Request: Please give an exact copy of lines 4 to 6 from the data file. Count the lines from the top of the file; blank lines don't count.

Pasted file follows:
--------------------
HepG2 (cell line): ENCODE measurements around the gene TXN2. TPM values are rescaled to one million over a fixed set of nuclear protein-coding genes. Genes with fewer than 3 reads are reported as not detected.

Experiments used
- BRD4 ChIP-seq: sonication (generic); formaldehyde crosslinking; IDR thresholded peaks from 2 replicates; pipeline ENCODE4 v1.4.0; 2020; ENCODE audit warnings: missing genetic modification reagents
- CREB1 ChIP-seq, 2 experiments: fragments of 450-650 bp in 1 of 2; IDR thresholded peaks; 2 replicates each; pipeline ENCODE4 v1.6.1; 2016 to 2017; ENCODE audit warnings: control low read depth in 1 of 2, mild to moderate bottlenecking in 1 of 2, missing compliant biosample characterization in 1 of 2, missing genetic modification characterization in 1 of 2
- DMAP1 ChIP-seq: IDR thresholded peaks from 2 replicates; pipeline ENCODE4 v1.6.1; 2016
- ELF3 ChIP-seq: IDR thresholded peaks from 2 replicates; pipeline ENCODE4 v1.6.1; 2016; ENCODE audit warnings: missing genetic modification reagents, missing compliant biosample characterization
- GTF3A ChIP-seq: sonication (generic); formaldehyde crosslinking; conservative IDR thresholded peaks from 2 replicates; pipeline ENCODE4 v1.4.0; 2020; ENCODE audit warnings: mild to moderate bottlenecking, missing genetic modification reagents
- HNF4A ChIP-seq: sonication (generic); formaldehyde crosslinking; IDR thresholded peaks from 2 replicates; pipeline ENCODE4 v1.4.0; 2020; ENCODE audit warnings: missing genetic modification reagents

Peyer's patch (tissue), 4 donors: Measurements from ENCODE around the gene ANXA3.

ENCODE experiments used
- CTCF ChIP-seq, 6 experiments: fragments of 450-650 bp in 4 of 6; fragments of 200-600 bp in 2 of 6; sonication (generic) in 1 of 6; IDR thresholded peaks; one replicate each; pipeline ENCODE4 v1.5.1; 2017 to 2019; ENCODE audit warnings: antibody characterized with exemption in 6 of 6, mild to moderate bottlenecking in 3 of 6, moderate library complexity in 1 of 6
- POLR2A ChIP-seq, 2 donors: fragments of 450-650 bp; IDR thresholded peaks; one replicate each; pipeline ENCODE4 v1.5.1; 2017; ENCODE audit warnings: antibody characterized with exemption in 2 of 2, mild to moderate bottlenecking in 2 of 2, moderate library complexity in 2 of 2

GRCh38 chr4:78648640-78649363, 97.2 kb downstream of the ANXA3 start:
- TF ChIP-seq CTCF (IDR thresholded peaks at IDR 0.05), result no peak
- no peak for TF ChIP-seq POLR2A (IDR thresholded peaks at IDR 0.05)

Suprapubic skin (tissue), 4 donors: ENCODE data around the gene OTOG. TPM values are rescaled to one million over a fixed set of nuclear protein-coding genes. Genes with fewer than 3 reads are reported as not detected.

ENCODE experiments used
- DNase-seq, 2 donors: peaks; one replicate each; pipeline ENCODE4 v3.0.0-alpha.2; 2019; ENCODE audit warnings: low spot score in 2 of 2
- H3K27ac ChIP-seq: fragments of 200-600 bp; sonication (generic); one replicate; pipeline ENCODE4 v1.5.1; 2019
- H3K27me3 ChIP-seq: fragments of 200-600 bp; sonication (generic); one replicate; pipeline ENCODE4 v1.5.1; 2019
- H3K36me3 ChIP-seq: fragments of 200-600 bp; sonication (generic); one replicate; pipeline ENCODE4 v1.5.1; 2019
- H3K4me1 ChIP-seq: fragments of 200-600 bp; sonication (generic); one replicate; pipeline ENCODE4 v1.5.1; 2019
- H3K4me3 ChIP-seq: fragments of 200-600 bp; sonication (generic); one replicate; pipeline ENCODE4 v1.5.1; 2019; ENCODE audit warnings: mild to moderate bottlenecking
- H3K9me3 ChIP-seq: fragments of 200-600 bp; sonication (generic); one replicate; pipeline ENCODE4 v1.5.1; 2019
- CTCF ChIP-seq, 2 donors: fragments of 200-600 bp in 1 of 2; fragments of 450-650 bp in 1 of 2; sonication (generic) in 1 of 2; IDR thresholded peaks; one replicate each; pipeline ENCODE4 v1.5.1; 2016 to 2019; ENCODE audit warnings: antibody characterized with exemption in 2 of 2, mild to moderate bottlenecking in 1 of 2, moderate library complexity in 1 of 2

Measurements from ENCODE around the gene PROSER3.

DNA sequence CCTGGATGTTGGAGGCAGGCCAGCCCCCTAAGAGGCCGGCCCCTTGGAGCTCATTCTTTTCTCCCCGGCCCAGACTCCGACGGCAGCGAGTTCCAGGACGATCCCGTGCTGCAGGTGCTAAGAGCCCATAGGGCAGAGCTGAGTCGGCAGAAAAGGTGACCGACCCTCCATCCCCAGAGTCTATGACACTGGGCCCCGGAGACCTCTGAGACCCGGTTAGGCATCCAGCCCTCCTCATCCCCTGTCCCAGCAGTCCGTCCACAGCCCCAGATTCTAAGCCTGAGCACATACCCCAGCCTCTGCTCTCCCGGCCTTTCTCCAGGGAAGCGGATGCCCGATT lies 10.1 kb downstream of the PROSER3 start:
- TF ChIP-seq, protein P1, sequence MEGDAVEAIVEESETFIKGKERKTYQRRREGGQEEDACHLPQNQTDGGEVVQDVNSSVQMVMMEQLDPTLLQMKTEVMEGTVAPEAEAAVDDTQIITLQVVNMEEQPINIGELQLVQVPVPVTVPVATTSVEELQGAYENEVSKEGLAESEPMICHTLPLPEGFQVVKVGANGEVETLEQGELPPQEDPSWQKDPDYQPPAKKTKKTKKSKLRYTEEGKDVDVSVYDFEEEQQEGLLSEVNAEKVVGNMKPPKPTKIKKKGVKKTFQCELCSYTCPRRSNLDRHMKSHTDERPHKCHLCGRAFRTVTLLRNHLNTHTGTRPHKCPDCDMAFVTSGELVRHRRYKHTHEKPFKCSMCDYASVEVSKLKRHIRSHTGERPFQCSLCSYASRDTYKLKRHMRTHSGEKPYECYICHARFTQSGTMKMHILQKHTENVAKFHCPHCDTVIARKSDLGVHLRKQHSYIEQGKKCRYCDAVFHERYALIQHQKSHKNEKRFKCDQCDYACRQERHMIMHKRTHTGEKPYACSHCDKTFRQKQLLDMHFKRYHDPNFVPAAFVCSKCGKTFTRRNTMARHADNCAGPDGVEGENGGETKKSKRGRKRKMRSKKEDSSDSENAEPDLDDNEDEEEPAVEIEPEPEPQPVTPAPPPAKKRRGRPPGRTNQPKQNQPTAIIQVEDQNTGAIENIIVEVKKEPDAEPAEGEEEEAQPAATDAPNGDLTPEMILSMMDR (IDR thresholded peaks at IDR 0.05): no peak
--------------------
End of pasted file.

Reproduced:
- CREB1 ChIP-seq, 2 experiments: fragments of 450-650 bp in 1 of 2; IDR thresholded peaks; 2 replicates each; pipeline ENCODE4 v1.6.1; 2016 to 2017; ENCODE audit warnings: control low read depth in 1 of 2, mild to moderate bottlenecking in 1 of 2, missing compliant biosample characterization in 1 of 2, missing genetic modification characterization in 1 of 2
- DMAP1 ChIP-seq: IDR thresholded peaks from 2 replicates; pipeline ENCODE4 v1.6.1; 2016
- ELF3 ChIP-seq: IDR thresholded peaks from 2 replicates; pipeline ENCODE4 v1.6.1; 2016; ENCODE audit warnings: missing genetic modification reagents, missing compliant biosample characterization